Tribeless youth: Where a hashtag became a young people's movement

Wanjiku Kihika

Wanjiku Kihika, 23, is the CEO of Tribeless Youth.

Photo credit: Courtesy

Wanjiku Kihika is the Executive Director of Tribeless Youth, an initiative that started off as a hashtag, which aims to instil positive identity among young people.

“For a long time, the youth have been used by politicians to spread tribal hatred, stereotypes and animosity,” comments Wanjiku, pointing out that even though since independence, Kenya’s politics has been characterised by ethnic tensions, it was not until the 2007/2008 General Election that the full extent of tribalism reared its ugly head. But even after Kenyans witnessed what tribalism was capable of, this toxic dynamic still simmers, and is largely to blame for many ills in the country such as corruption, ethnic clashes, various forms of inequality and underdevelopment.

It is against this backdrop, that Tribeless Youth sought to change the script. The initiative was founded with the goal of not only promoting peaceful coexistence among the youth of Kenya, but also to demystify the ideology of ‘my tribe, my people’ syndrome, which has been used to unfairly allocate resources, positions within government and private sector and favouritism based on one’s tribe.

“Our starting capital was human capital. We started off with no financial capital at all, other than the social capital we had built online. From a hashtag, we were able to attract an initial funding of Sh2.5 million from Hivos’ Resource for Open Minds. Eventually, we have been able to work with Ford Foundation, National Endowment for Democracy, ForumCIV, Voice Global, Article 19, Konrad Adenauer and Amnesty Kenya,” she says, adding that they are on a mission to augment the innovation and power of the youth to creatively educate and inspire a socio-political conscious generation of change-makers, while encouraging young people to view their identity and heritage positively without the negative tribal connotations.

Tribeless Youth is now registered as a Community Based Oorganisation in Nakuru County and is anchored by Article 10 and Chapter 55 of the constitution of Kenya 2010.

“We work towards the fulfilment of democracy and good governance, invest in the storytelling ability that most Africans possess and work with people who have lived experiences through the agony of past repression to tell stories of their struggle, we then have young people attend these sessions to learn and to create an inter-generational connection of struggles.”

The CBO also trains young people on how to claim political spaces by participating in development of their communities by being actively present during the County Integrated Development Plan and budget-making processes.

“Through partnership and teamwork, young people can lend their voice in such crucial matters and enhance transparency and accountability in the long run.”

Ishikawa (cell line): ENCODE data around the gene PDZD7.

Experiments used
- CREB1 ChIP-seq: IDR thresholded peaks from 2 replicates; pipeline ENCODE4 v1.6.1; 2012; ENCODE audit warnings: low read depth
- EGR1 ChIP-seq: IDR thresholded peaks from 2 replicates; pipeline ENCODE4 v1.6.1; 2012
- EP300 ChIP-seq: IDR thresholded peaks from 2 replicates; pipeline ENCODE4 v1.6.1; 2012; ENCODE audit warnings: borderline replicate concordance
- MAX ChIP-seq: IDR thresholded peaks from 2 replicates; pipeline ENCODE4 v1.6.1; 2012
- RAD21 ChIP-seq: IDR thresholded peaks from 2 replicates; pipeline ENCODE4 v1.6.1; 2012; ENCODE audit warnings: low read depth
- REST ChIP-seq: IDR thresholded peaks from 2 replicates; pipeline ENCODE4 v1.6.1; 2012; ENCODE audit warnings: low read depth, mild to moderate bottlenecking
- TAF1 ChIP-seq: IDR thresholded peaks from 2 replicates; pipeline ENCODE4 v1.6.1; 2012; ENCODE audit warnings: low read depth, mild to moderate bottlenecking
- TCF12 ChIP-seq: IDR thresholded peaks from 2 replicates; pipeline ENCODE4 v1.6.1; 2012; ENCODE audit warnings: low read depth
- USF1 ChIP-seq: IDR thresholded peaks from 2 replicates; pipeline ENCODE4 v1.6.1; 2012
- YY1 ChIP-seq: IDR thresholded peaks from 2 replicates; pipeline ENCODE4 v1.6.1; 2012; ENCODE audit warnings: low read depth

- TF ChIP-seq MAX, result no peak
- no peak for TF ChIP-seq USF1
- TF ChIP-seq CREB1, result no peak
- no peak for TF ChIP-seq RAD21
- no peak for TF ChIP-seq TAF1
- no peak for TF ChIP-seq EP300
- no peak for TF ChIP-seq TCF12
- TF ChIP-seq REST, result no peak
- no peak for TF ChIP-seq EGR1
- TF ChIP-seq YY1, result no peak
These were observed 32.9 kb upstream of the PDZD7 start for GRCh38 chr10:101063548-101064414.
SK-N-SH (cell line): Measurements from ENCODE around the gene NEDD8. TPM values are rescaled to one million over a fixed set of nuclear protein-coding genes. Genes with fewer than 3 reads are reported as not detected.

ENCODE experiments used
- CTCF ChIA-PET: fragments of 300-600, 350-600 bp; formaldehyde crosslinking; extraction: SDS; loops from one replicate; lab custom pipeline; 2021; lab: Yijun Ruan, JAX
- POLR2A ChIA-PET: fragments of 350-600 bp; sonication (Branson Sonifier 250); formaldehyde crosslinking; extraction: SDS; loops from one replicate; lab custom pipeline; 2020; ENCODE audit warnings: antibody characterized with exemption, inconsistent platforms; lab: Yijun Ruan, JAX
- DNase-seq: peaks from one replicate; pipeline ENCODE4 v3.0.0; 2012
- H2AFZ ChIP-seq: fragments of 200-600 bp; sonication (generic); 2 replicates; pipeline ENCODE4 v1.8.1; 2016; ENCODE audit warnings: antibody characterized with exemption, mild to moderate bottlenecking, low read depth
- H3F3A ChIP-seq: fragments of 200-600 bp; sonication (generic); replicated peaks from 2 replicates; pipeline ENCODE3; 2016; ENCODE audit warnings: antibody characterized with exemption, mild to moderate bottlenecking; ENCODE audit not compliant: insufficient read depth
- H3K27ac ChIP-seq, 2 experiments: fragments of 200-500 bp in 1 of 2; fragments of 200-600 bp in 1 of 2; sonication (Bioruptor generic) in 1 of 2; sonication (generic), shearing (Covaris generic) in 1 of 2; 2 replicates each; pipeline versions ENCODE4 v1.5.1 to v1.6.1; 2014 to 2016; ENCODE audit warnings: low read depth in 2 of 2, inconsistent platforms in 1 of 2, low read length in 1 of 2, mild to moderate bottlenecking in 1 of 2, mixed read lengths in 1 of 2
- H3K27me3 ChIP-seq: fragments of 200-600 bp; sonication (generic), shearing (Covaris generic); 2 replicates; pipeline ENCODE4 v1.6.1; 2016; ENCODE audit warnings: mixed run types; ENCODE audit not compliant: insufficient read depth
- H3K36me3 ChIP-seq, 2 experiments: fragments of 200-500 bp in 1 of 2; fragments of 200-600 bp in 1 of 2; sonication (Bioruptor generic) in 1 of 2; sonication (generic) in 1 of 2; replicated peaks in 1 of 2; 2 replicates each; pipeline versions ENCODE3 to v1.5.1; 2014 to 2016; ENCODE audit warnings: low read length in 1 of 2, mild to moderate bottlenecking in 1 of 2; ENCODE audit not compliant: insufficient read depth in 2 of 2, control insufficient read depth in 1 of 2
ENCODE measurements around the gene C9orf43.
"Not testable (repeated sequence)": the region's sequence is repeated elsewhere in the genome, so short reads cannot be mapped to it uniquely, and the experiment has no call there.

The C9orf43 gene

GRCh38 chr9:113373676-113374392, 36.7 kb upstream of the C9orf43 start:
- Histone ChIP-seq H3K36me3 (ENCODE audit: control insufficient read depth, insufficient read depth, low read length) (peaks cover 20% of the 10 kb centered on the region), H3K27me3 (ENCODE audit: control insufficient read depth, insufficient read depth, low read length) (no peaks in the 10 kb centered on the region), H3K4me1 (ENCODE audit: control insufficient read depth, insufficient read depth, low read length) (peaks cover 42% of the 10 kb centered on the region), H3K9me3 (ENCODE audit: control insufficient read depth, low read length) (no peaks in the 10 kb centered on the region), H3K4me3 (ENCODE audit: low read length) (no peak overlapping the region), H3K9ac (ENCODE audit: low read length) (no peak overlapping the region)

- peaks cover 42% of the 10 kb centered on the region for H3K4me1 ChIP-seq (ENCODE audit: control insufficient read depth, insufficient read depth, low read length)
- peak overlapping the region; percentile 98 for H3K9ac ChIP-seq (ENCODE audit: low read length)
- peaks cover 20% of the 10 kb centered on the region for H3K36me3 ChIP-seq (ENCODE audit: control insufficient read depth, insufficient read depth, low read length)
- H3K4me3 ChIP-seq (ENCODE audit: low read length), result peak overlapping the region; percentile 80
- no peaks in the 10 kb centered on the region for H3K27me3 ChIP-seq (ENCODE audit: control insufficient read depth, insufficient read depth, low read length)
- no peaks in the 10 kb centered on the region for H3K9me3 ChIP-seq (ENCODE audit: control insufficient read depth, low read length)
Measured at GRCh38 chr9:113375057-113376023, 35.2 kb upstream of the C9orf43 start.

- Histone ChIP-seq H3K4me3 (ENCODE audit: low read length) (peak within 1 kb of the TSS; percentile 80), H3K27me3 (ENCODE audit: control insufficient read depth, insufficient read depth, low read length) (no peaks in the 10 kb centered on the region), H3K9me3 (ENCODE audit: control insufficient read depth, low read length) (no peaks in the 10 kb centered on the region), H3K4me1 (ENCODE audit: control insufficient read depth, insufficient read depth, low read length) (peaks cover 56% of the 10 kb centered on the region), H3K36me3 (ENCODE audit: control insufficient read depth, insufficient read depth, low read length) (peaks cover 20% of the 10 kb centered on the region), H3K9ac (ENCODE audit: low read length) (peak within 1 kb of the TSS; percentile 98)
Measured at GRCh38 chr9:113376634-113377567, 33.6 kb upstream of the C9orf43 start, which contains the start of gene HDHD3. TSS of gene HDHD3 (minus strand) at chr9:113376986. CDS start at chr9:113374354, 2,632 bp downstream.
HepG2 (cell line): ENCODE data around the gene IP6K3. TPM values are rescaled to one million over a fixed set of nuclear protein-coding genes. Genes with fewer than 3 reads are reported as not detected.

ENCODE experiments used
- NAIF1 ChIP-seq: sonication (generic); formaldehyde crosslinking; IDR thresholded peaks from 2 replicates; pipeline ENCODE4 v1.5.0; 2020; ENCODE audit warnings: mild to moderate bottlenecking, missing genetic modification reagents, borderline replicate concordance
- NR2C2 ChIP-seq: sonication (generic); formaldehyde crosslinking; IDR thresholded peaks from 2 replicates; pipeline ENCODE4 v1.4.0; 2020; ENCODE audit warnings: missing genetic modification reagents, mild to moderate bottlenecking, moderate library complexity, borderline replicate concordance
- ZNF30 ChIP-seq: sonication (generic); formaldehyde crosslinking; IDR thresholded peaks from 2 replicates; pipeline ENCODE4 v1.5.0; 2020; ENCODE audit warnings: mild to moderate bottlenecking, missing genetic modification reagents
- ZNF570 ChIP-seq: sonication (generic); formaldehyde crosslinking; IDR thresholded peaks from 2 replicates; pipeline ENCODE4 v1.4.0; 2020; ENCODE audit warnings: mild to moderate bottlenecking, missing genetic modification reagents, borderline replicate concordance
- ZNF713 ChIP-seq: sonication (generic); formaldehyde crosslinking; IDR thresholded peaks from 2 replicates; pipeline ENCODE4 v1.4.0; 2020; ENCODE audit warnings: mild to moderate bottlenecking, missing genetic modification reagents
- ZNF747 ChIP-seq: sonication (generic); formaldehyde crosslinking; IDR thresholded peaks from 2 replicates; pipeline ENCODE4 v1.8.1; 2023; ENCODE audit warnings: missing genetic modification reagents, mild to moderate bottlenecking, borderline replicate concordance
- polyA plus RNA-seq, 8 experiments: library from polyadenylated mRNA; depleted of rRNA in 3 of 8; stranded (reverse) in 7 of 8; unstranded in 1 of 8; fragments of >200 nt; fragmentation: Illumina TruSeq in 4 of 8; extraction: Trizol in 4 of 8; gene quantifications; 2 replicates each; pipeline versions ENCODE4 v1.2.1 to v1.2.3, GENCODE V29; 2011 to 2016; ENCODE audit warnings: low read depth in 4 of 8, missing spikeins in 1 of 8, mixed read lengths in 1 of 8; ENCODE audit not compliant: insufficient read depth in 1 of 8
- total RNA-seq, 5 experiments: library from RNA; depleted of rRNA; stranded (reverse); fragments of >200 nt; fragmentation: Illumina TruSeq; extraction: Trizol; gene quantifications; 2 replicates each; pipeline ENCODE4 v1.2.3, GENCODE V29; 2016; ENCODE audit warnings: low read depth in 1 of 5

She adds,

“We are enhancing the different abilities of young women in leadership and mentorship of young people active in politics by helping them analyse the context in which they work towards their inclusion. We also use artivism to create awareness by incubating artists who have an interest in using their work to advance social issues through the Usanii Ni Sauti project.”

The project is intended to impart artivists with knowledge on social, economic and political issues to help them develop their works to capture the audience on social, political and economic justice issues.

Tribeless Youth believes that young people are at the centre of the great digital advancements happening today owing to their close proximity to future digital innovations and transformation.

“They are major stakeholders in advancing digital rights and utilisation of digital media for social good. On this, we offer various training on digital security, rights and responsibilities and common utilisation. We also train on tools for digital advocacy and how to run impact campaigns.”

Their main challenge has been getting the funds to fulfil their mandate as they operate in a constrained funding environment being a CBO.

“Luckily, many donors and well-wishers are now warming up to the work that CBOs are doing,” she says.

Having to mobilise and work together with various government agencies such as security sectors and county governments, civil society organisations, private sector and institutions of higher learning to address problems that bedevil the country such as corruption and extrajudicial killings has been their highlight.

“Forging these partnerships has enabled us to work freely and express ourselves in ways that the society absorbs our message. Using a variety of art forms such as spoken word, poetry, illustrations, puppetry and music as forms of education, information and communication has also seen our work get appreciated and reach wider audiences.”

Their work has not gone unnoticed. In 2019, Wanjiku was the first runner-up in the Diversity and Inclusion Awards (DIAR) organised by the Daima Trust in partnership with National Cohesion and Integration Commission. The same year she was a TedX Speaker and recently received an honorary award by Great Rift Gospel Award for community service.